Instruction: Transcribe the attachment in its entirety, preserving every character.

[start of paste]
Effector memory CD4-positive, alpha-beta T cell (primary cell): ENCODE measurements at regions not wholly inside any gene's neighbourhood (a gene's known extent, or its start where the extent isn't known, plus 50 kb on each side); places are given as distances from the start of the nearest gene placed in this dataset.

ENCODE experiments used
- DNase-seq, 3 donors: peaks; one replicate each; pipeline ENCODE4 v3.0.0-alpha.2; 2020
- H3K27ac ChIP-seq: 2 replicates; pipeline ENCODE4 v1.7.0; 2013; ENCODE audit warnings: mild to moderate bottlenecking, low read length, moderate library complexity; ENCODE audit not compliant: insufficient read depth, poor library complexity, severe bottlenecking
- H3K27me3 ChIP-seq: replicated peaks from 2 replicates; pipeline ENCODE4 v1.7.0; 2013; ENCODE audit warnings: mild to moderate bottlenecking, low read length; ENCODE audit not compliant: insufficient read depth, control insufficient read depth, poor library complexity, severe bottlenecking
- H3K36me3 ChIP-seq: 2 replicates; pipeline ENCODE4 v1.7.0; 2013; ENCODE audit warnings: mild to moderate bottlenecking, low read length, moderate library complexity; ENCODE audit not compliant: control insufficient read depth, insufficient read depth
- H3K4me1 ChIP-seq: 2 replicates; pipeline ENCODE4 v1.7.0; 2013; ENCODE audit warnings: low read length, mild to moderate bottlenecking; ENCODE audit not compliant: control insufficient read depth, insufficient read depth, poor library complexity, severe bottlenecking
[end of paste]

Effector memory CD4-positive, alpha-beta T cell (primary cell): ENCODE measurements at regions not wholly inside any gene's neighbourhood (a gene's known extent, or its start where the extent isn't known, plus 50 kb on each side); places are given as distances from the start of the nearest gene placed in this dataset.

ENCODE experiments used
- DNase-seq, 3 donors: peaks; one replicate each; pipeline ENCODE4 v3.0.0-alpha.2; 2020
- H3K27ac ChIP-seq: 2 replicates; pipeline ENCODE4 v1.7.0; 2013; ENCODE audit warnings: mild to moderate bottlenecking, low read length, moderate library complexity; ENCODE audit not compliant: insufficient read depth, poor library complexity, severe bottlenecking
- H3K27me3 ChIP-seq: replicated peaks from 2 replicates; pipeline ENCODE4 v1.7.0; 2013; ENCODE audit warnings: mild to moderate bottlenecking, low read length; ENCODE audit not compliant: insufficient read depth, control insufficient read depth, poor library complexity, severe bottlenecking
- H3K36me3 ChIP-seq: 2 replicates; pipeline ENCODE4 v1.7.0; 2013; ENCODE audit warnings: mild to moderate bottlenecking, low read length, moderate library complexity; ENCODE audit not compliant: control insufficient read depth, insufficient read depth
- H3K4me1 ChIP-seq: 2 replicates; pipeline ENCODE4 v1.7.0; 2013; ENCODE audit warnings: low read length, mild to moderate bottlenecking; ENCODE audit not compliant: control insufficient read depth, insufficient read depth, poor library complexity, severe bottlenecking